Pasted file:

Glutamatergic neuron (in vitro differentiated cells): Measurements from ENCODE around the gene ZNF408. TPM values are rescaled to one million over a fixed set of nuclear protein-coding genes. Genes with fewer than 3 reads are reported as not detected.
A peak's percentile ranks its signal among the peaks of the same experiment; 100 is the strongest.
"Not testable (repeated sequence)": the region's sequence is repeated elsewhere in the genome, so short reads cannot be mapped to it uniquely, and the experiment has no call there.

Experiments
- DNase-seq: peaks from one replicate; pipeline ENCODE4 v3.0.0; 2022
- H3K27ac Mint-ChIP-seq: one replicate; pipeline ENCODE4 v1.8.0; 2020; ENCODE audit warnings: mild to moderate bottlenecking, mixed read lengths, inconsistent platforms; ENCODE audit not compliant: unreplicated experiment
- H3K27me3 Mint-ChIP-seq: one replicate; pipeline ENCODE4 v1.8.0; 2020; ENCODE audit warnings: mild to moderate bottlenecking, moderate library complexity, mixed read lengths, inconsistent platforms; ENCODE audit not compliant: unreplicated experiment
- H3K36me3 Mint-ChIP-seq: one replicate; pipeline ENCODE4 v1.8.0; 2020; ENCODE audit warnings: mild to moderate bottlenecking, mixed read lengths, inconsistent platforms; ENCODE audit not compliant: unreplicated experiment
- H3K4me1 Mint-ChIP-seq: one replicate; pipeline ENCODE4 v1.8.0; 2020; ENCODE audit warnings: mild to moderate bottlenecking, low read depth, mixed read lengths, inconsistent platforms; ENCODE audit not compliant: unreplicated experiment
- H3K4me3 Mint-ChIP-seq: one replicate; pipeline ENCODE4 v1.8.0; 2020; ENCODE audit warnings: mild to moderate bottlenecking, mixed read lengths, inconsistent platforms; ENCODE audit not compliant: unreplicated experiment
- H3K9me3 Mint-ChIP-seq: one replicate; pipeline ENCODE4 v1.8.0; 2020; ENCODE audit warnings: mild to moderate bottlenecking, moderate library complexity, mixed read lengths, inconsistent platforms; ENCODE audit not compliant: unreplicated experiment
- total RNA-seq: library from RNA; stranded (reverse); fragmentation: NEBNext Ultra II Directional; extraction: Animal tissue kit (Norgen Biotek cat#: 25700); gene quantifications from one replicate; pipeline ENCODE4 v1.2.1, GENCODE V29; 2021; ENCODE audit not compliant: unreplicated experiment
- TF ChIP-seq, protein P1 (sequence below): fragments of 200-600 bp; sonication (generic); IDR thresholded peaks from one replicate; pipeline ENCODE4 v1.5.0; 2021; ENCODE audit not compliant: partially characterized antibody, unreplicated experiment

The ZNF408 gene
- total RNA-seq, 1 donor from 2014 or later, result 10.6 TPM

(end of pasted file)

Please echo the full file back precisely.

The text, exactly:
Glutamatergic neuron (in vitro differentiated cells): Measurements from ENCODE around the gene ZNF408. TPM values are rescaled to one million over a fixed set of nuclear protein-coding genes. Genes with fewer than 3 reads are reported as not detected.
A peak's percentile ranks its signal among the peaks of the same experiment; 100 is the strongest.
"Not testable (repeated sequence)": the region's sequence is repeated elsewhere in the genome, so short reads cannot be mapped to it uniquely, and the experiment has no call there.

Experiments
- DNase-seq: peaks from one replicate; pipeline ENCODE4 v3.0.0; 2022
- H3K27ac Mint-ChIP-seq: one replicate; pipeline ENCODE4 v1.8.0; 2020; ENCODE audit warnings: mild to moderate bottlenecking, mixed read lengths, inconsistent platforms; ENCODE audit not compliant: unreplicated experiment
- H3K27me3 Mint-ChIP-seq: one replicate; pipeline ENCODE4 v1.8.0; 2020; ENCODE audit warnings: mild to moderate bottlenecking, moderate library complexity, mixed read lengths, inconsistent platforms; ENCODE audit not compliant: unreplicated experiment
- H3K36me3 Mint-ChIP-seq: one replicate; pipeline ENCODE4 v1.8.0; 2020; ENCODE audit warnings: mild to moderate bottlenecking, mixed read lengths, inconsistent platforms; ENCODE audit not compliant: unreplicated experiment
- H3K4me1 Mint-ChIP-seq: one replicate; pipeline ENCODE4 v1.8.0; 2020; ENCODE audit warnings: mild to moderate bottlenecking, low read depth, mixed read lengths, inconsistent platforms; ENCODE audit not compliant: unreplicated experiment
- H3K4me3 Mint-ChIP-seq: one replicate; pipeline ENCODE4 v1.8.0; 2020; ENCODE audit warnings: mild to moderate bottlenecking, mixed read lengths, inconsistent platforms; ENCODE audit not compliant: unreplicated experiment
- H3K9me3 Mint-ChIP-seq: one replicate; pipeline ENCODE4 v1.8.0; 2020; ENCODE audit warnings: mild to moderate bottlenecking, moderate library complexity, mixed read lengths, inconsistent platforms; ENCODE audit not compliant: unreplicated experiment
- total RNA-seq: library from RNA; stranded (reverse); fragmentation: NEBNext Ultra II Directional; extraction: Animal tissue kit (Norgen Biotek cat#: 25700); gene quantifications from one replicate; pipeline ENCODE4 v1.2.1, GENCODE V29; 2021; ENCODE audit not compliant: unreplicated experiment
- TF ChIP-seq, protein P1 (sequence below): fragments of 200-600 bp; sonication (generic); IDR thresholded peaks from one replicate; pipeline ENCODE4 v1.5.0; 2021; ENCODE audit not compliant: partially characterized antibody, unreplicated experiment

The ZNF408 gene
- total RNA-seq, 1 donor from 2014 or later, result 10.6 TPM